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Pseudacanthicus leopardus  (Fowler, 1914)

his very impressive looking Loricariidae below is owned by Andy Duck of the Northern Area Catfish Group of Great Britain (now the Catfish Study Group ) It has won countless trophies including Supreme Champion at the British Aquarist Festival. At the time of this factsheet in 1997 it was of course known as Pseudacanthicus leopardus but since 2001 there has appeared in the trade the true P. leopardus described by Fowler in 1914 and the Loricariidae that was formerly known as leopardus is now Pseudacanthicus sp. L025. the Scarlet Pleco

Pseudacanthicus sp. L025
Pseudacanthicus sp. L025


Now if you have taken in all that! I will point out the differences in the both species.

In the original description it was noted that P. leopardus had pale to dark brown and numerous black blotches throughout the body as can be on the fish below, this is where it gets its species name from, Leopard-like (a reference to the colour), while L025 above has four lines of spots running the length of the body. The difference is quite significant with also the eyes being somewhat dissimilar, L025 has to me, 'evil eyes', which seem to follow you around when viewing it, and they are also yellow. The eye's of P. leopardus are normal and it is also a smaller fish than Pseudacanthicus sp. L025 which grows to an impressive 40cm (16ins)

Pseudacanthicus leopardus


Pseudacanthicus leopardus

Following are two short write-ups by U.S. aquarists Larry Vires and Les Mumford.
“Several aquarists have had problems with feeding the smaller fish on a flake diet and had me stumped until I spoke with a local shop which has 3 of them in their display tank. The fish grow rather quickly if given a meaty diet of live or frozen foods, but they could not get them to accept flakes”. : Larry Vires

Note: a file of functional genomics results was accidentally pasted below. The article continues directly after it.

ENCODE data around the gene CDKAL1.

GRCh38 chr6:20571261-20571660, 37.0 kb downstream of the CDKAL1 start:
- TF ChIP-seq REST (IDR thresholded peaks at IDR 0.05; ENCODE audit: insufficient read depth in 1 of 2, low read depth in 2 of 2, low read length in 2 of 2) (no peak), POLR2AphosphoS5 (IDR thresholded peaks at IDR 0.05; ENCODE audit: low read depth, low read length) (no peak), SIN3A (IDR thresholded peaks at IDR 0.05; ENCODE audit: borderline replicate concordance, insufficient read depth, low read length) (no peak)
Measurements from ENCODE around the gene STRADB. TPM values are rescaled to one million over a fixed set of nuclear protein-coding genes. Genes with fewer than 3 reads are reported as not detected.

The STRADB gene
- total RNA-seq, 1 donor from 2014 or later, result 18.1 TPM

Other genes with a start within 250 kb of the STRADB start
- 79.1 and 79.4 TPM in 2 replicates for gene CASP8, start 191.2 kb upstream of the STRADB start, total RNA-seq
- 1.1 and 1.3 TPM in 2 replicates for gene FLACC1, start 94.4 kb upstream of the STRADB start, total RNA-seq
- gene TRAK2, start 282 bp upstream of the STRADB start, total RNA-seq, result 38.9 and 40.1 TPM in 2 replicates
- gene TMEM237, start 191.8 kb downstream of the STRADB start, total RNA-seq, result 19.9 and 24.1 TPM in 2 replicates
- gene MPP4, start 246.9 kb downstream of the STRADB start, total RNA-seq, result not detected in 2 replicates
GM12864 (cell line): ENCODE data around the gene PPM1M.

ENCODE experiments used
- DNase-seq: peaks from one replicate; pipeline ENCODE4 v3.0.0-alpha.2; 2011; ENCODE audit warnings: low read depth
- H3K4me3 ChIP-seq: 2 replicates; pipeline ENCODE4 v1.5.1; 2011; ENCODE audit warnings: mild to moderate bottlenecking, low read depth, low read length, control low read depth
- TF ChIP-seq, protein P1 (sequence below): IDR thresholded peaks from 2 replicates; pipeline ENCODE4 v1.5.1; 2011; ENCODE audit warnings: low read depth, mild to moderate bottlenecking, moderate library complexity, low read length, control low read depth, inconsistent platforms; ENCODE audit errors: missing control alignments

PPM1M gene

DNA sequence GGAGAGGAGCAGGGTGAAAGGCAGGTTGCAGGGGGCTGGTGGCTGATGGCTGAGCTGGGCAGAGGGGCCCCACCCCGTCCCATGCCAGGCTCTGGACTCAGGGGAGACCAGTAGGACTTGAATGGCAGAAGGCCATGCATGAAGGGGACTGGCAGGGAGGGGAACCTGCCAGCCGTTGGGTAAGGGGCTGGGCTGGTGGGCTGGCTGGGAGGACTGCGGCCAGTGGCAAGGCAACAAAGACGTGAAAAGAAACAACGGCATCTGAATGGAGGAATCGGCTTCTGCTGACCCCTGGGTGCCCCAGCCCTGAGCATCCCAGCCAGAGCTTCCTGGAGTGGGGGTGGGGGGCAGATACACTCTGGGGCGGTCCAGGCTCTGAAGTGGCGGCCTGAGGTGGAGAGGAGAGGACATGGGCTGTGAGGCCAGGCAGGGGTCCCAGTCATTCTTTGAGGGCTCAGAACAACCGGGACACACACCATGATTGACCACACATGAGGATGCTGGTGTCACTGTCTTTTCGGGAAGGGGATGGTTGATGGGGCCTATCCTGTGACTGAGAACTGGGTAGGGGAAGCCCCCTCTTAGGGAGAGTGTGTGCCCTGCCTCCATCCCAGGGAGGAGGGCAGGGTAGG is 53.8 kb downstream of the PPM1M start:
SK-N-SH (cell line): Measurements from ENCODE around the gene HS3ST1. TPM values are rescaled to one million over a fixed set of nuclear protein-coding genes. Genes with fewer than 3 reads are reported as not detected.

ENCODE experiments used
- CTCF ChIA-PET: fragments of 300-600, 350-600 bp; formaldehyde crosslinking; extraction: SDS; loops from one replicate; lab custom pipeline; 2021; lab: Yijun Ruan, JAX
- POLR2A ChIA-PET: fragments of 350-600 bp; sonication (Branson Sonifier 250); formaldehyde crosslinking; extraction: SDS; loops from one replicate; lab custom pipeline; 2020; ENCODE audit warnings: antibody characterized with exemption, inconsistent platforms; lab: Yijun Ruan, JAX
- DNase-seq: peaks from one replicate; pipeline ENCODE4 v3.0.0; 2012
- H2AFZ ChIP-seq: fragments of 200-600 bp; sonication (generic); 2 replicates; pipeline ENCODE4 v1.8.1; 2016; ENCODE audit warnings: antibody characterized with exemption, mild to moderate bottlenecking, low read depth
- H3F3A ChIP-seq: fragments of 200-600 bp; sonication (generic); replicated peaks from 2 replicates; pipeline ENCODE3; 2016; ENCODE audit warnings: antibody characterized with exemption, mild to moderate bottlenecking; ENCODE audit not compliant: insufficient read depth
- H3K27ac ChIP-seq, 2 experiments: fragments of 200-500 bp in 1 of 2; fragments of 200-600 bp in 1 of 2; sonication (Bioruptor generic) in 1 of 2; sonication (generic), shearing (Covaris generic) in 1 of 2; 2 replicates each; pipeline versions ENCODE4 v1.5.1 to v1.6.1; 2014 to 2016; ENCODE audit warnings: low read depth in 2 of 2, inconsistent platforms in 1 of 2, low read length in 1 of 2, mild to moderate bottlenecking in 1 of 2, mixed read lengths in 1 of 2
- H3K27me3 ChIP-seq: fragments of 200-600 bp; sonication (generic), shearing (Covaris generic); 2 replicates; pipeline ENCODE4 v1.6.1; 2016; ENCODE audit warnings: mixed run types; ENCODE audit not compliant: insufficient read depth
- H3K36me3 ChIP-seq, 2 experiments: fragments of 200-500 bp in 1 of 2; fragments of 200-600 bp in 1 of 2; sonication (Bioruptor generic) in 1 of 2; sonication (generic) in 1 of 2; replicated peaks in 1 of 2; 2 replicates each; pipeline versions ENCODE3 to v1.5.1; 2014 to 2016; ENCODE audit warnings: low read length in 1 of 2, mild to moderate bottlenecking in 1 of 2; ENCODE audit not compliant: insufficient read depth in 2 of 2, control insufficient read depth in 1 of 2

Les Mumford also E-Mailed me about his leopardus which he aquired from a friend returning from Brazil. It is now 6" long and he tells me that it is quite keen on zuchini (courgette)

Julian Dignall of Planetcatfish for his information on the name changes involving these two species.
Larry Vires and Les Mumford for their input to this Factsheet.


Update (2010): According to Seidel (2008), L114/LDA07 is a similar looking species from the Rio Demini in the central Rio Negro system in Brazil. P. leopardus is supposed to be more elongated and strongly flattened and a different colouration than the L and LDA numbers mentioned.

Dorsal 1/8; Anal 1/5; Pectorals; 1/6; Ventrals 1/5; 24 bony scutes in a lateral series. Dorsal fin large, flag-like. Head and gill cover thickly set with spines; interopercular with 12 hooked spines which are movable.

Pale to dark brown with numerous orregular black blotches on the body and fins. Underside grey-yellow.

When small they can be kept in a community tank but when adult, they can get quite aggressive. A large aquarium (6' 0" or over) is needed to display this dramatic looking Loricariid to its best advantage. I do feel that this is a fish only for the specialists who have the experience and dedication to take care of it, and to take care of the good water quality needed. Prefers soft and acidic water as it is a black-water fish.

Reported to have been bred in the aqurium but very high losses of fry.

Seem to preferr cooked mussels and prawns as adults. Include some vegatable food such as zuchini (courgette). Will also take frozen bloodworm and tablet food.

Pseudacanthicus; With false thorns.
leopardus; Leopard-like, (a reference to the colour.)

Sterba's Freshwater fishes of the World Vol.2 1973

Photo Credits

 Top: Allan James @ ScotCat

Bottom: ©
  Johnny Jensen's Photographic Library

Factsheet 011

Stonelia leopardus
Common Name:
Leopard Acanthicus, Leopard Pleco, LDA073, L600
Guyana Guyana, Rupununi River basin. Type locality: Rupununi River, British Guiana ... in the highlands of British Guiana, approximately secured in North Latitude 2º to 3º, and West Longitude 50º20'
30cm. (12ins)
25-29°c (77-85°f.)
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                                                                                                                   Factsheet 11 = updated April 28, 2004 © ScotCat 1997-2018 Go to Top